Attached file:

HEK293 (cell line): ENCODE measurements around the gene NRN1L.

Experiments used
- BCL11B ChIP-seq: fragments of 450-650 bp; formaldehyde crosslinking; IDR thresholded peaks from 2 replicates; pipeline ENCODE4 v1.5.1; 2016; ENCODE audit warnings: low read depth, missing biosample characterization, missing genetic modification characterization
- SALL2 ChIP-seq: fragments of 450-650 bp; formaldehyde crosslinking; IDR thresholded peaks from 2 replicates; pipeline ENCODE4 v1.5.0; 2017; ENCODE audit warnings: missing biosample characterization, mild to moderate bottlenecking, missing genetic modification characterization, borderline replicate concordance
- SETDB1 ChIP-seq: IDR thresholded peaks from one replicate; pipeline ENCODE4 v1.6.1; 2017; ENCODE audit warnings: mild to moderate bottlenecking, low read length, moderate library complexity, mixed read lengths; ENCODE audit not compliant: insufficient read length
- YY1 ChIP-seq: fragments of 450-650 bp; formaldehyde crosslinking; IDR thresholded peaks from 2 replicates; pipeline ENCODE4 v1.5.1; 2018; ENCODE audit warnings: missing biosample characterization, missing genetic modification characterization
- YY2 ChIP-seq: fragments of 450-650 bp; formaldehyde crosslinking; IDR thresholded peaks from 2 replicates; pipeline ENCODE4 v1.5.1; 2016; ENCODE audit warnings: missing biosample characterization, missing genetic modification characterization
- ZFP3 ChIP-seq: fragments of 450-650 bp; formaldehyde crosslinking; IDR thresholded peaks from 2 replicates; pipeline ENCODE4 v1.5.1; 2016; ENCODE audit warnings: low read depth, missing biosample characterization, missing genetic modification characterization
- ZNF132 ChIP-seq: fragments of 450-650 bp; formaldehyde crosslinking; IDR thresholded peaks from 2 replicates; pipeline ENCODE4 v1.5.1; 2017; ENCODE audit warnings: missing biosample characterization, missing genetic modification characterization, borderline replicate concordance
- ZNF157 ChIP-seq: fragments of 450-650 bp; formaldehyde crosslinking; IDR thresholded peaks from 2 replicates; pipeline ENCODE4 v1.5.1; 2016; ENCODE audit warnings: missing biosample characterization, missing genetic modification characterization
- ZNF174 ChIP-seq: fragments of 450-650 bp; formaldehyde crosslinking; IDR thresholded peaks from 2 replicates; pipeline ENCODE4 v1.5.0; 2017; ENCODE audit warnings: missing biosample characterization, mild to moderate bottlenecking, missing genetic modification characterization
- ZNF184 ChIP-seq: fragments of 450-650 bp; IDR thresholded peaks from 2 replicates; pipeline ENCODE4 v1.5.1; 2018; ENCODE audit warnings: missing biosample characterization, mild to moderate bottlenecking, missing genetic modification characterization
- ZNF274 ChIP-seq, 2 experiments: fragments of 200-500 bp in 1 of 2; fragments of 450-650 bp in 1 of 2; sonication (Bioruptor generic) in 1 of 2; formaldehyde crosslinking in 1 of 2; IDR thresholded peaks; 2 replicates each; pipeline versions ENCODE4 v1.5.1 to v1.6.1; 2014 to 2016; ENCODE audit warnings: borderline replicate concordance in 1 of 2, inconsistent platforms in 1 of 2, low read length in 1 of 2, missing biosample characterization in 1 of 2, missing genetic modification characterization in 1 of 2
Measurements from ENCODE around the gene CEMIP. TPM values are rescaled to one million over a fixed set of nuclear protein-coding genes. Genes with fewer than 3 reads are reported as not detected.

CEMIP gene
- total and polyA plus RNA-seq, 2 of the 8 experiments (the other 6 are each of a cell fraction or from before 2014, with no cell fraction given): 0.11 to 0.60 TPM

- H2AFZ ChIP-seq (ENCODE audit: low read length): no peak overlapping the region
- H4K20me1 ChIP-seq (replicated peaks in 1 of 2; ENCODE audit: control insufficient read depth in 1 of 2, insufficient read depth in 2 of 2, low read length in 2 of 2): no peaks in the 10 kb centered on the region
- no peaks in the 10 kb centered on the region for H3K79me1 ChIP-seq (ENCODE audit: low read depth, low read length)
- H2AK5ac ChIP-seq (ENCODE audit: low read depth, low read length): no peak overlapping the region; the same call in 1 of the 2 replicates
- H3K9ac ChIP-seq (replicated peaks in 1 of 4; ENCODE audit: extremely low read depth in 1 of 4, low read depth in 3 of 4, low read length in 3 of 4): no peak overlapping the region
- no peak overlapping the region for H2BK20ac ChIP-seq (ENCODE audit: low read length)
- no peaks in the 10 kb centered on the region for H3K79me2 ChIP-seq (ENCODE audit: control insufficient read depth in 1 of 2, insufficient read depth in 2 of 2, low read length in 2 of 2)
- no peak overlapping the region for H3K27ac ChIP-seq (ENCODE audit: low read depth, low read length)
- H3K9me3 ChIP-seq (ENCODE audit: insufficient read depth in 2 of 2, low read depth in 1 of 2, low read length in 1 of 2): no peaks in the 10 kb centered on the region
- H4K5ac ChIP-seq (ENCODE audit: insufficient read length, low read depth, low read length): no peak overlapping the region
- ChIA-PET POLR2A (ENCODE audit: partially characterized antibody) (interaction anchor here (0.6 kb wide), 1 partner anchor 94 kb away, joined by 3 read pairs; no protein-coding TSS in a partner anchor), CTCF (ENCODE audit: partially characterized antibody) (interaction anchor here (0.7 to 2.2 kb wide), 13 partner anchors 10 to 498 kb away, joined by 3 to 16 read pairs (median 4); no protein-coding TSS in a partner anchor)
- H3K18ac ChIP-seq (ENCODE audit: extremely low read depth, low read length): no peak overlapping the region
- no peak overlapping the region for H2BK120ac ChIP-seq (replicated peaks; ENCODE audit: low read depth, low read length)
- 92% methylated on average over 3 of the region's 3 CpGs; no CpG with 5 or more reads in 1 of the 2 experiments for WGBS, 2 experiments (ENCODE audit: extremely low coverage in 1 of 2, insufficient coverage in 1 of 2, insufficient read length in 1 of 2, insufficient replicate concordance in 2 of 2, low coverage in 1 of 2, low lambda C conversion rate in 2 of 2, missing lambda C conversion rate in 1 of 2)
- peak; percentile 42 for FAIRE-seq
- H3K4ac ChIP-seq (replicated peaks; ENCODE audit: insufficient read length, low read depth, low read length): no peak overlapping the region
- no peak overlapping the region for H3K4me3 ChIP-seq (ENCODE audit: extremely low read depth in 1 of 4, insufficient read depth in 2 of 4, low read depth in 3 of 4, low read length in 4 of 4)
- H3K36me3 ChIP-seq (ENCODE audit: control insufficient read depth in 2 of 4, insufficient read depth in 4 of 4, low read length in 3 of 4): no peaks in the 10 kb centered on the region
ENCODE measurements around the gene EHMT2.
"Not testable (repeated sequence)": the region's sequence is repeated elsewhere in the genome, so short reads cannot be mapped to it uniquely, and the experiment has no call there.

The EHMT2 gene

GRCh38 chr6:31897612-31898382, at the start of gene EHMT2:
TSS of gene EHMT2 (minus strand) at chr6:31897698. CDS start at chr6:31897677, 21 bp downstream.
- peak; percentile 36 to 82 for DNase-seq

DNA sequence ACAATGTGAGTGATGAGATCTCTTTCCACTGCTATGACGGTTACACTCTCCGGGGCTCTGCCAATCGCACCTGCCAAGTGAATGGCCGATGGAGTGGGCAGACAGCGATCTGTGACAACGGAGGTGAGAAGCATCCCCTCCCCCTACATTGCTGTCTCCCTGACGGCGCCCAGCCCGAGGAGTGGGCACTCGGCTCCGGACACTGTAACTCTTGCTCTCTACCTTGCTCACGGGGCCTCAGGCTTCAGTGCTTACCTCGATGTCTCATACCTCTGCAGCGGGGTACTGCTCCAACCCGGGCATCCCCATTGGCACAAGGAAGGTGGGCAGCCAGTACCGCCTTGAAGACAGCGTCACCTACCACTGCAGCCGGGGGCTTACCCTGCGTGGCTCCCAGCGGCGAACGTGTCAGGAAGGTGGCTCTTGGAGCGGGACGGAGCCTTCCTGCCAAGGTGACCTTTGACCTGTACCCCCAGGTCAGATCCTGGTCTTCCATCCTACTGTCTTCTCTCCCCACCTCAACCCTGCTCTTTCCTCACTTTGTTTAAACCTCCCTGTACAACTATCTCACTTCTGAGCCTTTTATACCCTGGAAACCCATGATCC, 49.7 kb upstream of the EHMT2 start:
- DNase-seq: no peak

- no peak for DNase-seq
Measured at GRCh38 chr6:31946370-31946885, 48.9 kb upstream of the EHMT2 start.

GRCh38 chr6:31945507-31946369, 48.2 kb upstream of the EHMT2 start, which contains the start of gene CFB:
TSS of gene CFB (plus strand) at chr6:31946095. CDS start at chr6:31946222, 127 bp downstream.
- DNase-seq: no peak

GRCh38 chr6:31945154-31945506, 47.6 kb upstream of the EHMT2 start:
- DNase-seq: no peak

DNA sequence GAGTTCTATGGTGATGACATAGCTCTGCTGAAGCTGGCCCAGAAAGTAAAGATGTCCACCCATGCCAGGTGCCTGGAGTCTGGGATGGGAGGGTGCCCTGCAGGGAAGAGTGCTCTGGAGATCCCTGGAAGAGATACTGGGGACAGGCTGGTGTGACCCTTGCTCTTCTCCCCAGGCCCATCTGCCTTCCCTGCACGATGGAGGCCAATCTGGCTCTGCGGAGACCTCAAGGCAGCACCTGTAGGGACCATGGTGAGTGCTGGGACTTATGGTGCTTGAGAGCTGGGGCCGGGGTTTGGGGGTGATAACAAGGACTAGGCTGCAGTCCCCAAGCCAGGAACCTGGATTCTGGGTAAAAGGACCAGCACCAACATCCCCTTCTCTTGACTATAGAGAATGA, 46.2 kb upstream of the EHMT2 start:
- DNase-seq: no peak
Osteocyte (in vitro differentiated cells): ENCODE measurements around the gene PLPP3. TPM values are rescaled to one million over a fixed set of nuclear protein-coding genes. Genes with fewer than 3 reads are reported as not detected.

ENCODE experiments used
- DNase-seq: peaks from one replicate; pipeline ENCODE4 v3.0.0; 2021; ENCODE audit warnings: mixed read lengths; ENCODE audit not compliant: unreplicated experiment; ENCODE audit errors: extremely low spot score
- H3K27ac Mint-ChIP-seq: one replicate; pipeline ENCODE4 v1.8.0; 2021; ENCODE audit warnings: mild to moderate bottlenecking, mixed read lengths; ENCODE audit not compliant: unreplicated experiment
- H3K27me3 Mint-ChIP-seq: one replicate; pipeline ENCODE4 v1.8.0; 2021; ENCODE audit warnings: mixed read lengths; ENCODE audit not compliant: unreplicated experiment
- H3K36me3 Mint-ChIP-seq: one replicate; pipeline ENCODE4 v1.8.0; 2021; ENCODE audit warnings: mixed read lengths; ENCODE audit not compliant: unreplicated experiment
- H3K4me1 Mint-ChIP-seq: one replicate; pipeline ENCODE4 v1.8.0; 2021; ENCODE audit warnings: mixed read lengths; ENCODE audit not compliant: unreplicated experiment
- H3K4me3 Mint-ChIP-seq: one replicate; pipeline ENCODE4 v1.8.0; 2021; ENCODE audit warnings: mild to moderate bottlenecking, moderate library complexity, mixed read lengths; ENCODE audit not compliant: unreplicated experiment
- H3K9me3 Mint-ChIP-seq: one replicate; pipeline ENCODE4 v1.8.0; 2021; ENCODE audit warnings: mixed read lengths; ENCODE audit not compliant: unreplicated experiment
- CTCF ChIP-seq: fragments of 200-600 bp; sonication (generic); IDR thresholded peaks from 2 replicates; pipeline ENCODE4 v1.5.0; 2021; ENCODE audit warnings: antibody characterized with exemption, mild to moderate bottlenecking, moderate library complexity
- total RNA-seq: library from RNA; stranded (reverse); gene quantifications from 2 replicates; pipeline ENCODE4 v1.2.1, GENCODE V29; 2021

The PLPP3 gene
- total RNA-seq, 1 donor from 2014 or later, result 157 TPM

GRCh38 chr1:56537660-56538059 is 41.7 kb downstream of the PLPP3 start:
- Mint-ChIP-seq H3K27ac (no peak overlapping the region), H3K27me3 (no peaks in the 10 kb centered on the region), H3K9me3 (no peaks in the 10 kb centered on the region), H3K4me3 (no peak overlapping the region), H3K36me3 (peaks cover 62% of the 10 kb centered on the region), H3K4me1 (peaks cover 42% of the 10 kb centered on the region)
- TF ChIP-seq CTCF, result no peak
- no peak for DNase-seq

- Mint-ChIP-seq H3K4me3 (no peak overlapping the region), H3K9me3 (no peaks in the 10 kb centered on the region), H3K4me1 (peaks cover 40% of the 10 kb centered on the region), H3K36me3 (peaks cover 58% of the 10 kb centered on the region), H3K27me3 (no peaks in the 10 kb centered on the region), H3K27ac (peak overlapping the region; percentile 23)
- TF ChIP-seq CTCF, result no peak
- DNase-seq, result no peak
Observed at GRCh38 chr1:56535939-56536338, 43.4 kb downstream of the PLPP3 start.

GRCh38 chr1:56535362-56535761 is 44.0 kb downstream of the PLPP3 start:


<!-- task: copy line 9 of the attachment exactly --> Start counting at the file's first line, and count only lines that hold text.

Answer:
- ZNF132 ChIP-seq: fragments of 450-650 bp; formaldehyde crosslinking; IDR thresholded peaks from 2 replicates; pipeline ENCODE4 v1.5.1; 2017; ENCODE audit warnings: missing biosample characterization, missing genetic modification characterization, borderline replicate concordance